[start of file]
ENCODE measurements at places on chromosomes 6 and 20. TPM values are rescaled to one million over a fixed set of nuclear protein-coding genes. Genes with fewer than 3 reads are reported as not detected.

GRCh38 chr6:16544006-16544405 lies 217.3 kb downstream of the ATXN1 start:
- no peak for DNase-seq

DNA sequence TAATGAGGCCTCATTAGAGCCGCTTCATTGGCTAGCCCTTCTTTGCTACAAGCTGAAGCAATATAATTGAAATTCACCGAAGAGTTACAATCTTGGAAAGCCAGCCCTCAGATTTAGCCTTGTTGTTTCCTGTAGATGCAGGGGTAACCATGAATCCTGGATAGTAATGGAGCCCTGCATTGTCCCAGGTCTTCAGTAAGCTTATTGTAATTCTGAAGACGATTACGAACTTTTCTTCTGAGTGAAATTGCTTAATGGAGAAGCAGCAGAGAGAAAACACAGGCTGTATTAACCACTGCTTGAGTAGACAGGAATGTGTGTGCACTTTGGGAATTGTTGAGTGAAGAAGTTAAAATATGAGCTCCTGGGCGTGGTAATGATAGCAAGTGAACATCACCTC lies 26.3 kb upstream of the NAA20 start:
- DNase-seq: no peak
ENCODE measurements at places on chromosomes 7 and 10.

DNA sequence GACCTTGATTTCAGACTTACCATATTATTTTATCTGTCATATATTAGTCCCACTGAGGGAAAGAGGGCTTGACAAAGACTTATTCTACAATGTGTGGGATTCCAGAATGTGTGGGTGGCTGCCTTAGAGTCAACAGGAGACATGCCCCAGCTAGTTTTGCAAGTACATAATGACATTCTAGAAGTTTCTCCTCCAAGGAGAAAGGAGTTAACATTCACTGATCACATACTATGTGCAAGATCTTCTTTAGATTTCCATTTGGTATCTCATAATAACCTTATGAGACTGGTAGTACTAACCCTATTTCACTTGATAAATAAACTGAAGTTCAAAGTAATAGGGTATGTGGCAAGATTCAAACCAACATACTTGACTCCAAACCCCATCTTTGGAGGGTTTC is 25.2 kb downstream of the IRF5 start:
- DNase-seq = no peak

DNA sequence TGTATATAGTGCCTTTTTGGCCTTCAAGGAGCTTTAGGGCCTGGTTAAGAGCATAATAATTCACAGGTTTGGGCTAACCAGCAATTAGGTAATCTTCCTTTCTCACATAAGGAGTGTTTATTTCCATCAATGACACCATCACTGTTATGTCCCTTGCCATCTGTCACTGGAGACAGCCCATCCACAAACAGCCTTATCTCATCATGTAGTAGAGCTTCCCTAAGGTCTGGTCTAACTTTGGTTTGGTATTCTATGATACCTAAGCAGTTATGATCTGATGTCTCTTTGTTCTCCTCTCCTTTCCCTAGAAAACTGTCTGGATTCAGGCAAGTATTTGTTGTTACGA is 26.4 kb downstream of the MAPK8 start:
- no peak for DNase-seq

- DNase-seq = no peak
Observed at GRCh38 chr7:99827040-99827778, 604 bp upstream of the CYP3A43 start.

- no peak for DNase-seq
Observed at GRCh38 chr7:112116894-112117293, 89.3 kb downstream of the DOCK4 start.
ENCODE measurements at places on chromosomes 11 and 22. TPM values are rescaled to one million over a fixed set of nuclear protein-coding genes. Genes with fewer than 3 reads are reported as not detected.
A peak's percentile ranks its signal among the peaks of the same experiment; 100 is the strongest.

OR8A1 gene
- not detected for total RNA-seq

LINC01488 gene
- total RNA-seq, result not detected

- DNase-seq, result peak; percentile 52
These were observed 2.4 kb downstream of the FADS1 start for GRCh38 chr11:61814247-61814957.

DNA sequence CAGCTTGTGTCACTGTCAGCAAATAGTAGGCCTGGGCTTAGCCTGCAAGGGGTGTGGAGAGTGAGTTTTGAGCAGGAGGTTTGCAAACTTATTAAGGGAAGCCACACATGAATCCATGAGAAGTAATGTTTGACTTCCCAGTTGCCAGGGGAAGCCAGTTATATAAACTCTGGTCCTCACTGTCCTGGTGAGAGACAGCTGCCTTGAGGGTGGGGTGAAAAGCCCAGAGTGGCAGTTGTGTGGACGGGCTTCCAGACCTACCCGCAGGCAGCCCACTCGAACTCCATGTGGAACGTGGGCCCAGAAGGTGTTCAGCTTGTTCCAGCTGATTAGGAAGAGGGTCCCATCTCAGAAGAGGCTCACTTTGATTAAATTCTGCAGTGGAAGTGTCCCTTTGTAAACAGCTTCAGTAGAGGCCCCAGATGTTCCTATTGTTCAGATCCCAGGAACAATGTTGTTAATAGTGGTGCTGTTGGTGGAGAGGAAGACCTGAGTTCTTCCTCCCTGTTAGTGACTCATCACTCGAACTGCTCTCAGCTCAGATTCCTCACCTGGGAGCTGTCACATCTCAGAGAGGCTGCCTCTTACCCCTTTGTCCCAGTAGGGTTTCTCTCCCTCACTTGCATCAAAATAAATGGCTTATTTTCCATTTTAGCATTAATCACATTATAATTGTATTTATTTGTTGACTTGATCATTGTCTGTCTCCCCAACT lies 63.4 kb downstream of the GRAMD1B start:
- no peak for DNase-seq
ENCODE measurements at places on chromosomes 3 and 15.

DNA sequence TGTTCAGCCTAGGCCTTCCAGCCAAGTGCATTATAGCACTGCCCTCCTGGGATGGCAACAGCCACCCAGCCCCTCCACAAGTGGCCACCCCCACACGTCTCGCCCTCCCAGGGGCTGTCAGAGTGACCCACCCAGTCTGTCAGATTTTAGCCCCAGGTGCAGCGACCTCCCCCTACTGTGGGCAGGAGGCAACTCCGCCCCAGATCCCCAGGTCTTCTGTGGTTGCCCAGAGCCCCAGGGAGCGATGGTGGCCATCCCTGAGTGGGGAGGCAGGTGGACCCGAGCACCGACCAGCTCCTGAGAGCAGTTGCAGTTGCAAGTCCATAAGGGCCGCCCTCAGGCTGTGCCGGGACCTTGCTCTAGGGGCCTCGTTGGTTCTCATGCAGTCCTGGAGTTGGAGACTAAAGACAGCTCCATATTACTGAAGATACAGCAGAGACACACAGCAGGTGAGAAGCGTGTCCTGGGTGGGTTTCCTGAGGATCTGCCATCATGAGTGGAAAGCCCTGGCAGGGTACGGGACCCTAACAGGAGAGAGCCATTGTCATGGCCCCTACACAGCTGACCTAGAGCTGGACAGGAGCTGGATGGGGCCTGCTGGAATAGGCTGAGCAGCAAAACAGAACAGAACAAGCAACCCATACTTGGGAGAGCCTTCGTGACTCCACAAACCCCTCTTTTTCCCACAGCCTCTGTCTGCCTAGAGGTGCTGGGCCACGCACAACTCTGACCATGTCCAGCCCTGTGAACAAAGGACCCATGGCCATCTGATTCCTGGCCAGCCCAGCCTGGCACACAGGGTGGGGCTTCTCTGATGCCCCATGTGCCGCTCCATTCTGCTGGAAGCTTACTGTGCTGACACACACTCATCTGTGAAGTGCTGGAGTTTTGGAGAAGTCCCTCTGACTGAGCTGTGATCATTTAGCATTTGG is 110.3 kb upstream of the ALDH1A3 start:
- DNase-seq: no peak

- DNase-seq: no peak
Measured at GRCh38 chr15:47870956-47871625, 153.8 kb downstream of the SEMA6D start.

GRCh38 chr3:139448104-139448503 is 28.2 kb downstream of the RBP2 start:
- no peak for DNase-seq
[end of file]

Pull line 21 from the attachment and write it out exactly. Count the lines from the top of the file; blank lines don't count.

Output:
- DNase-seq, result peak; percentile 52